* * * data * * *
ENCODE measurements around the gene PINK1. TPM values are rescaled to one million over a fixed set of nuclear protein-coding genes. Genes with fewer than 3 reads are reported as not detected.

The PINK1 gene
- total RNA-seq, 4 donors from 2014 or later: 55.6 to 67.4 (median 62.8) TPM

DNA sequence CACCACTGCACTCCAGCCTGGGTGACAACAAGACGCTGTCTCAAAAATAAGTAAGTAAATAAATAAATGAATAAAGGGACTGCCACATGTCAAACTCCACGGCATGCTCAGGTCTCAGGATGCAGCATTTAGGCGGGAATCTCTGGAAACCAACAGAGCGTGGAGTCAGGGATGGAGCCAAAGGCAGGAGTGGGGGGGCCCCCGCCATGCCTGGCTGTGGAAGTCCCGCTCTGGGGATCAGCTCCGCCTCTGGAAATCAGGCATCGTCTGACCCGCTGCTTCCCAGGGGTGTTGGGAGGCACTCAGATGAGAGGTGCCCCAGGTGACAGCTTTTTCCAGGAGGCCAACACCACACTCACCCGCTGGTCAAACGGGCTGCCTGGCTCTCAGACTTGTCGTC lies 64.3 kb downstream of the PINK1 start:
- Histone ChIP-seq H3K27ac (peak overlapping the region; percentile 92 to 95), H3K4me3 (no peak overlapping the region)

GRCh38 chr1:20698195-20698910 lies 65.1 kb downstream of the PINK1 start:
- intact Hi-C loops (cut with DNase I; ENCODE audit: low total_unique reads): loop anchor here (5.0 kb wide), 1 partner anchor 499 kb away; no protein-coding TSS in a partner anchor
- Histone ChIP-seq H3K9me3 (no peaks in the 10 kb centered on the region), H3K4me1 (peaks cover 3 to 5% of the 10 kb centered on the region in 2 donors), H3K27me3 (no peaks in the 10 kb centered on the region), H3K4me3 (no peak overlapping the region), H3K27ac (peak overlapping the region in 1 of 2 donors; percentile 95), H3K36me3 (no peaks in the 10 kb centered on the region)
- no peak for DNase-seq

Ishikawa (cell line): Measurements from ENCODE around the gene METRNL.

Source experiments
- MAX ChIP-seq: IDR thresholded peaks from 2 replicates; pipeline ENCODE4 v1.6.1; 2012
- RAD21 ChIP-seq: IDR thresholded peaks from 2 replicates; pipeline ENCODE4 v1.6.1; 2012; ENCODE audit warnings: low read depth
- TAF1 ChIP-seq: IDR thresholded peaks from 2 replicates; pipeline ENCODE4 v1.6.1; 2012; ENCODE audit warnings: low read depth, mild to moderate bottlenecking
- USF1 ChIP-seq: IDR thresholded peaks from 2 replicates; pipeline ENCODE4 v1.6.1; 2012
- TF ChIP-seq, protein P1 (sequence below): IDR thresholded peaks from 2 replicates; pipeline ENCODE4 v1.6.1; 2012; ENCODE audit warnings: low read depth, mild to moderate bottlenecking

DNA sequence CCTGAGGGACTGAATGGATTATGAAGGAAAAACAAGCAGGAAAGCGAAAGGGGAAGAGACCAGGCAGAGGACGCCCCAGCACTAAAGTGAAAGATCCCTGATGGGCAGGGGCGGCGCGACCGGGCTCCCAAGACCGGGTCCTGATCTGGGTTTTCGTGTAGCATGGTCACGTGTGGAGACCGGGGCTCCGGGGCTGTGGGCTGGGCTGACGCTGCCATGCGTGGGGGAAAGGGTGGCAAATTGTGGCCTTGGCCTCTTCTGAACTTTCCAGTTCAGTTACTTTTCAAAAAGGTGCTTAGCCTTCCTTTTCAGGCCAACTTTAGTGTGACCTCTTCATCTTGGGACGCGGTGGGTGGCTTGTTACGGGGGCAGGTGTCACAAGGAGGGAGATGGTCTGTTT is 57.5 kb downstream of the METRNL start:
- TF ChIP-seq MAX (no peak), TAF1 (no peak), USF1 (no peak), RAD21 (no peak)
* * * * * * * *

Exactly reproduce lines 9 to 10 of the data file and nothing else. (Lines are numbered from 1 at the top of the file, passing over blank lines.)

- no peak for DNase-seq

Ishikawa (cell line): Measurements from ENCODE around the gene METRNL.